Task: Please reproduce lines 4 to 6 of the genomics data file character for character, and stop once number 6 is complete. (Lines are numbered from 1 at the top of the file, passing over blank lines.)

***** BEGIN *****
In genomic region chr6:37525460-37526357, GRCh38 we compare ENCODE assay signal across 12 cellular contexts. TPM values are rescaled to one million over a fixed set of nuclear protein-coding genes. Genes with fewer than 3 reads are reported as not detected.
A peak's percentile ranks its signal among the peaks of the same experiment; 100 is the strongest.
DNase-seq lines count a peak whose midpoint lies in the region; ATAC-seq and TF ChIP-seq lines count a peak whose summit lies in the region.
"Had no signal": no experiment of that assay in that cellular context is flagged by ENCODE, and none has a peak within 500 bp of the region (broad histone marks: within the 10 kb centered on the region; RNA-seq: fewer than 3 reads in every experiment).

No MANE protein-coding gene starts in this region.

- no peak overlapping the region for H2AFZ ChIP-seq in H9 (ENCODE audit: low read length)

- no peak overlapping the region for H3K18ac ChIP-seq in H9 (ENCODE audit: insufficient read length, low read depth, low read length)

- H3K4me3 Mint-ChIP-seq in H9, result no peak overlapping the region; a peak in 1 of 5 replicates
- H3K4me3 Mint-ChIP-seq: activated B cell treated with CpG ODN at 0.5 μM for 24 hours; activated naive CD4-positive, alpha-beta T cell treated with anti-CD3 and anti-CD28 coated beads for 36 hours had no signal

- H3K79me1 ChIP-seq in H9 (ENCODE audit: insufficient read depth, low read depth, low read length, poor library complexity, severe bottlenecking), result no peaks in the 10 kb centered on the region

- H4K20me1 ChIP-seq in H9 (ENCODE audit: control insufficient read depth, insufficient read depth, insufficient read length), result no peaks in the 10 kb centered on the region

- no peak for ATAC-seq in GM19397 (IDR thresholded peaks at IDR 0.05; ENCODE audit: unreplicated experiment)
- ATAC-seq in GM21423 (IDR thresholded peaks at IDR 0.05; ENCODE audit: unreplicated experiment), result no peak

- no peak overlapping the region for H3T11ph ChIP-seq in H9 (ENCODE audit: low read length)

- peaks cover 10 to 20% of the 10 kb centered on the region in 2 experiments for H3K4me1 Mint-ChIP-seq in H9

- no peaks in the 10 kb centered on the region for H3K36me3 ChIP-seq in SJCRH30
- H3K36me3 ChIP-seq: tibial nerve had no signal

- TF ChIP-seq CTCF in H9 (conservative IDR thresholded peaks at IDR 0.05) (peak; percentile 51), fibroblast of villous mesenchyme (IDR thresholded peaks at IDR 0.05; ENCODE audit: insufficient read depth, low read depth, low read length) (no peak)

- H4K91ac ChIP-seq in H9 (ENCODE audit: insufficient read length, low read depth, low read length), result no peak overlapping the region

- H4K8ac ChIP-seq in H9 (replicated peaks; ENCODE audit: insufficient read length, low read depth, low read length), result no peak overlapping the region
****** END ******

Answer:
"Had no signal": no experiment of that assay in that cellular context is flagged by ENCODE, and none has a peak within 500 bp of the region (broad histone marks: within the 10 kb centered on the region; RNA-seq: fewer than 3 reads in every experiment).

No MANE protein-coding gene starts in this region.

- no peak overlapping the region for H2AFZ ChIP-seq in H9 (ENCODE audit: low read length)